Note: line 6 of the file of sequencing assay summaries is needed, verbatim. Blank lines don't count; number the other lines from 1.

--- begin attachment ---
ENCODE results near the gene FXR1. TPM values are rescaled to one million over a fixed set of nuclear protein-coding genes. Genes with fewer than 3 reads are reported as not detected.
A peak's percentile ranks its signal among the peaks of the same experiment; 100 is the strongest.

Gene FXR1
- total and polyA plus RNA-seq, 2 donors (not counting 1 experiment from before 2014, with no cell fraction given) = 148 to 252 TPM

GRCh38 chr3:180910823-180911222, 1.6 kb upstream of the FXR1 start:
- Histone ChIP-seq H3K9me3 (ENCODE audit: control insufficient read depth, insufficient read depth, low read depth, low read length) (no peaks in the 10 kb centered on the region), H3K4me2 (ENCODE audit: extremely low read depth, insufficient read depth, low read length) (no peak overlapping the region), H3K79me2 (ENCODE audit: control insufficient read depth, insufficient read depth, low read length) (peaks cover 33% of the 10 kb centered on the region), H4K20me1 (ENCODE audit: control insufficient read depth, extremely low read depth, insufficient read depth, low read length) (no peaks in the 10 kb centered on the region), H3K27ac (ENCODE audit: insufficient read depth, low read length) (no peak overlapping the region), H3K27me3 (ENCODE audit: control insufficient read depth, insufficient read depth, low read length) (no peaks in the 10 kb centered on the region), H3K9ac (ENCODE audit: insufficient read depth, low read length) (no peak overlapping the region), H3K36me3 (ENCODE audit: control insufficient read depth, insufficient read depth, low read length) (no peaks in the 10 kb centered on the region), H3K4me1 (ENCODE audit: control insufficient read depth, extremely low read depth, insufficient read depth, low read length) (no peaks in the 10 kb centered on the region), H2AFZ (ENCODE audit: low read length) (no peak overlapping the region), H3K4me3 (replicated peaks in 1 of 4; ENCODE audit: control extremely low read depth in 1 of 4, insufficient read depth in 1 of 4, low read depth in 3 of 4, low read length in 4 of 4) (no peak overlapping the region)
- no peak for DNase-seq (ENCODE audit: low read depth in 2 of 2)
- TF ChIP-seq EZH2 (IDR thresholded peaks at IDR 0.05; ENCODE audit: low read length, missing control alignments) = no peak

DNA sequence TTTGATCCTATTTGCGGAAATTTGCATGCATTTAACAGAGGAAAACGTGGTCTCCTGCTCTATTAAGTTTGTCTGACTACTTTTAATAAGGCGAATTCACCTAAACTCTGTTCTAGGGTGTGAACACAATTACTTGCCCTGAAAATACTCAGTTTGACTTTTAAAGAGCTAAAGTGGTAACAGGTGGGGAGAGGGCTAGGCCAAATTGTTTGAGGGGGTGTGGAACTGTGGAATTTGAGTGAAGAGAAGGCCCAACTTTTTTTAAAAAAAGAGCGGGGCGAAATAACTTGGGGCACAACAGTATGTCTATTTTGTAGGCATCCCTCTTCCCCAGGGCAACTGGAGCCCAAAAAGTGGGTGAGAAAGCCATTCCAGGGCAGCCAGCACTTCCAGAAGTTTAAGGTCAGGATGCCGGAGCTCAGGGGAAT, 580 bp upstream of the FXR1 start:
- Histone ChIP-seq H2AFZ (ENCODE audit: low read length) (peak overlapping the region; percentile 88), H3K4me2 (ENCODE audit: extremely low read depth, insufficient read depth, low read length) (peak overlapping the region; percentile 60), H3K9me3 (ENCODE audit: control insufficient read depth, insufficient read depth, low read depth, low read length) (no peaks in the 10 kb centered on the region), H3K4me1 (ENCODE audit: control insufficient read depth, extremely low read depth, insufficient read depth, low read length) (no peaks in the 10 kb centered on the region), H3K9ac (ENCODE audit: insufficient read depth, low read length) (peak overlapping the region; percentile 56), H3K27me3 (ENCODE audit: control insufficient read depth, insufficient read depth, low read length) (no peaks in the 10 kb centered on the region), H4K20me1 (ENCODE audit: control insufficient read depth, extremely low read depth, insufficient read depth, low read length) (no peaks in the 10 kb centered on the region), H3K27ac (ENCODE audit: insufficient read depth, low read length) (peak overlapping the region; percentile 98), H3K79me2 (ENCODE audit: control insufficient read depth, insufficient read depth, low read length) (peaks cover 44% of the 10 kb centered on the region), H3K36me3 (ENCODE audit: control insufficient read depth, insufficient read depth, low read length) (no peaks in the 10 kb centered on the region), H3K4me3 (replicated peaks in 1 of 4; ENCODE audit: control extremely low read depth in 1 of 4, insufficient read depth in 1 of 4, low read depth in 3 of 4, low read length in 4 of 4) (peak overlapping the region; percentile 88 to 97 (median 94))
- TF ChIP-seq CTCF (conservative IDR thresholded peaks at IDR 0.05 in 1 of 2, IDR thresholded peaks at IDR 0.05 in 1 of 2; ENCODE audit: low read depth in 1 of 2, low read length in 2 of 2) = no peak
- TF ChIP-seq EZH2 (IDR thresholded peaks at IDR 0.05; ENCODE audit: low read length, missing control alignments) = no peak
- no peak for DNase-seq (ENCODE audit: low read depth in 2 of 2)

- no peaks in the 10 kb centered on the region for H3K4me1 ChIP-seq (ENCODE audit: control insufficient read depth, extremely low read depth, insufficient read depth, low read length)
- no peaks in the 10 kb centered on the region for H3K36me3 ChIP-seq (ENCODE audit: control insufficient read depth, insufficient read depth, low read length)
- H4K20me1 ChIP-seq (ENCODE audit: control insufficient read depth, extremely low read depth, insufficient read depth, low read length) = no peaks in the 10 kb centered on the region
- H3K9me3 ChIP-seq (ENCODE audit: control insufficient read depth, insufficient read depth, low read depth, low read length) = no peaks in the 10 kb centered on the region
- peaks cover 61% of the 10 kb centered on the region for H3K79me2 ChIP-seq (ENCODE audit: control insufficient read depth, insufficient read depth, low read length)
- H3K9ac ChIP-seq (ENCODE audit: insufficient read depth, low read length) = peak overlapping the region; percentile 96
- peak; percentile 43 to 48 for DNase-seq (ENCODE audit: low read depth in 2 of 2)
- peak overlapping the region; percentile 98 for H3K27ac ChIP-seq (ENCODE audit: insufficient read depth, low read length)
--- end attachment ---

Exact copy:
- Histone ChIP-seq H3K9me3 (ENCODE audit: control insufficient read depth, insufficient read depth, low read depth, low read length) (no peaks in the 10 kb centered on the region), H3K4me2 (ENCODE audit: extremely low read depth, insufficient read depth, low read length) (no peak overlapping the region), H3K79me2 (ENCODE audit: control insufficient read depth, insufficient read depth, low read length) (peaks cover 33% of the 10 kb centered on the region), H4K20me1 (ENCODE audit: control insufficient read depth, extremely low read depth, insufficient read depth, low read length) (no peaks in the 10 kb centered on the region), H3K27ac (ENCODE audit: insufficient read depth, low read length) (no peak overlapping the region), H3K27me3 (ENCODE audit: control insufficient read depth, insufficient read depth, low read length) (no peaks in the 10 kb centered on the region), H3K9ac (ENCODE audit: insufficient read depth, low read length) (no peak overlapping the region), H3K36me3 (ENCODE audit: control insufficient read depth, insufficient read depth, low read length) (no peaks in the 10 kb centered on the region), H3K4me1 (ENCODE audit: control insufficient read depth, extremely low read depth, insufficient read depth, low read length) (no peaks in the 10 kb centered on the region), H2AFZ (ENCODE audit: low read length) (no peak overlapping the region), H3K4me3 (replicated peaks in 1 of 4; ENCODE audit: control extremely low read depth in 1 of 4, insufficient read depth in 1 of 4, low read depth in 3 of 4, low read length in 4 of 4) (no peak overlapping the region)